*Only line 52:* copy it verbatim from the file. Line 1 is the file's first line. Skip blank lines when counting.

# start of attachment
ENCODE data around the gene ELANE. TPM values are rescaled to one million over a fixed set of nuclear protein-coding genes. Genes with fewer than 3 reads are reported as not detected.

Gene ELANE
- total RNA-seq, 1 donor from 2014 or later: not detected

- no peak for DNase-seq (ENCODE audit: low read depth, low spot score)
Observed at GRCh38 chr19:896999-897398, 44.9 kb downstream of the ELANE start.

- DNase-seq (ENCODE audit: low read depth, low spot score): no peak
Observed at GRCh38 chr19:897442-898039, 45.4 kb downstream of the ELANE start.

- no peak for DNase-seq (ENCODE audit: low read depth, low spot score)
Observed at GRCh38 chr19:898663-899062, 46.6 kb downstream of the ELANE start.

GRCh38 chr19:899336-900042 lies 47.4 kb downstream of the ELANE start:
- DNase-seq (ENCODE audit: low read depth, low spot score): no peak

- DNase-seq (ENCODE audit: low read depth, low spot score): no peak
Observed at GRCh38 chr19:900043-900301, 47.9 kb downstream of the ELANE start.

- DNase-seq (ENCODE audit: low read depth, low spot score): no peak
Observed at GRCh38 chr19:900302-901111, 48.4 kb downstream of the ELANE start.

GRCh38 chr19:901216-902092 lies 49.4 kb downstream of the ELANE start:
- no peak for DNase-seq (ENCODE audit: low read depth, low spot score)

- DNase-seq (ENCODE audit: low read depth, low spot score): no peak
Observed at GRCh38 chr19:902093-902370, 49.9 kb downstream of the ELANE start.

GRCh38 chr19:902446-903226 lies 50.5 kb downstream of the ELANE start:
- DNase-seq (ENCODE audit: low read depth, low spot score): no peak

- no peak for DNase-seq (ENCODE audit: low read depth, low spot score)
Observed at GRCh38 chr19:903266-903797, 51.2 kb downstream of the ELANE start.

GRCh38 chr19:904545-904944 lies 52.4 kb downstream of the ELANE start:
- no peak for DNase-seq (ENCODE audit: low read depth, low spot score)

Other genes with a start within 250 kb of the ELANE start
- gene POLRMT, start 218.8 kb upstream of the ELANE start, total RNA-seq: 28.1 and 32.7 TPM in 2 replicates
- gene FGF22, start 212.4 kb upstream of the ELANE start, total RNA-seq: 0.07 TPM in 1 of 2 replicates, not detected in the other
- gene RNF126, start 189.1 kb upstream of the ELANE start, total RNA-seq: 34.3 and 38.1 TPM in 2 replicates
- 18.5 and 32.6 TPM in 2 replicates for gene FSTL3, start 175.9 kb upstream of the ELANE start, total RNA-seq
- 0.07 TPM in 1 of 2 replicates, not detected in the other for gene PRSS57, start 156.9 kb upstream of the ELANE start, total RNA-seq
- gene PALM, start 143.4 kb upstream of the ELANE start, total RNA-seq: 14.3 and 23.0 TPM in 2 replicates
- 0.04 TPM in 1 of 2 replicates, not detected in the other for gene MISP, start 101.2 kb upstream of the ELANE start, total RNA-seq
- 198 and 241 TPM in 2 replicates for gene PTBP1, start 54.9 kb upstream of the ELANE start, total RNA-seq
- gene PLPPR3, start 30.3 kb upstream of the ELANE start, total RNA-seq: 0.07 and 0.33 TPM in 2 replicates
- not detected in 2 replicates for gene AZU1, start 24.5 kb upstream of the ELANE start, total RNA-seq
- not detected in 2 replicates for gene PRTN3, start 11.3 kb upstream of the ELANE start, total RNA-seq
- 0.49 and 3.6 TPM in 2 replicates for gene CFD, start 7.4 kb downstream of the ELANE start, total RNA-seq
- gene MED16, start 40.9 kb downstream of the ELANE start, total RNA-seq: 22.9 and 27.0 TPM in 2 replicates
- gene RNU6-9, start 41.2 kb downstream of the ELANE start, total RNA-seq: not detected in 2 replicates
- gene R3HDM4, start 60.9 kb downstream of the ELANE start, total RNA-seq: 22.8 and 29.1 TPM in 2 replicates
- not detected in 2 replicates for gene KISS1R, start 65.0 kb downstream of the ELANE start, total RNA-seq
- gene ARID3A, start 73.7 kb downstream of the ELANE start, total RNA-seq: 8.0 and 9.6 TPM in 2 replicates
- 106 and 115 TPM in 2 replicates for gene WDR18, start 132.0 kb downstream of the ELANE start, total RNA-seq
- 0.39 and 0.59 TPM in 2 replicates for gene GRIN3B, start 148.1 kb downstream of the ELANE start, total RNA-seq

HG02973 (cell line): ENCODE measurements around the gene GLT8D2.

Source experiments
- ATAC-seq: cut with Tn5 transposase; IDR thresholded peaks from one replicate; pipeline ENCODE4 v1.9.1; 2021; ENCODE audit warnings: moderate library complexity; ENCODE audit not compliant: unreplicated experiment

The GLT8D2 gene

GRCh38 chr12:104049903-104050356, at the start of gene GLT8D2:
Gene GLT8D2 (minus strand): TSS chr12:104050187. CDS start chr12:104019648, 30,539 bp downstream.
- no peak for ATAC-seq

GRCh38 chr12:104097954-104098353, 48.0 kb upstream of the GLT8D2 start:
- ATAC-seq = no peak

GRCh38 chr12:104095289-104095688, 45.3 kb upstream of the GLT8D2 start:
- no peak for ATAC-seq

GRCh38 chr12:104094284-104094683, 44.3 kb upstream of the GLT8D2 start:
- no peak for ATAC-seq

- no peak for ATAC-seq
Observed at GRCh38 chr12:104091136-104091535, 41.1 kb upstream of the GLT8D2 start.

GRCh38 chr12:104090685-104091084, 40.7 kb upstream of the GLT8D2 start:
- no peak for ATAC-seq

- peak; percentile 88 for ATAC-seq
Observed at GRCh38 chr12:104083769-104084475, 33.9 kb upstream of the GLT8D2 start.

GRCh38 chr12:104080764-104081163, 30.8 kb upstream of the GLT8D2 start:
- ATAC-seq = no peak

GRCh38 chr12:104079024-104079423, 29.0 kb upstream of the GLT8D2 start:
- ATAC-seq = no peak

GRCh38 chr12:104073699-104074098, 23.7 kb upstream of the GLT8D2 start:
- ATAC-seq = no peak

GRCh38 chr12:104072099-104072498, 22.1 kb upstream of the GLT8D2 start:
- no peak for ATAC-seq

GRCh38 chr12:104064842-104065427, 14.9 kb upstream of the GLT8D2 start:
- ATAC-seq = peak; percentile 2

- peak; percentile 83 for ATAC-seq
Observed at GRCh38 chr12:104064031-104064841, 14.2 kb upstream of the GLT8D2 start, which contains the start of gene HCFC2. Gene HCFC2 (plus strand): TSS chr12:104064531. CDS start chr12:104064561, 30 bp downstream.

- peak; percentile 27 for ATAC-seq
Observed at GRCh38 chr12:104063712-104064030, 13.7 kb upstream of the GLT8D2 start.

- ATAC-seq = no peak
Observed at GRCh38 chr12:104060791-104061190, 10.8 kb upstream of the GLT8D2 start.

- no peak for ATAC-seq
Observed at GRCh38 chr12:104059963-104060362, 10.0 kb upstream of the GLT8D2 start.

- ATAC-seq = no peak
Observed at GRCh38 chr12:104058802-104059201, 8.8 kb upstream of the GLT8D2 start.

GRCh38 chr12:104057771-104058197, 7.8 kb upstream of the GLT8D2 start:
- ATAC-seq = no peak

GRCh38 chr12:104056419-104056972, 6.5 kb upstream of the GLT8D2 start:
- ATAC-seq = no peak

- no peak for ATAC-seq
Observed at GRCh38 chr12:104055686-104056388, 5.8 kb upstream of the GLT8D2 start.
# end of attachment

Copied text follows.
- no peak for ATAC-seq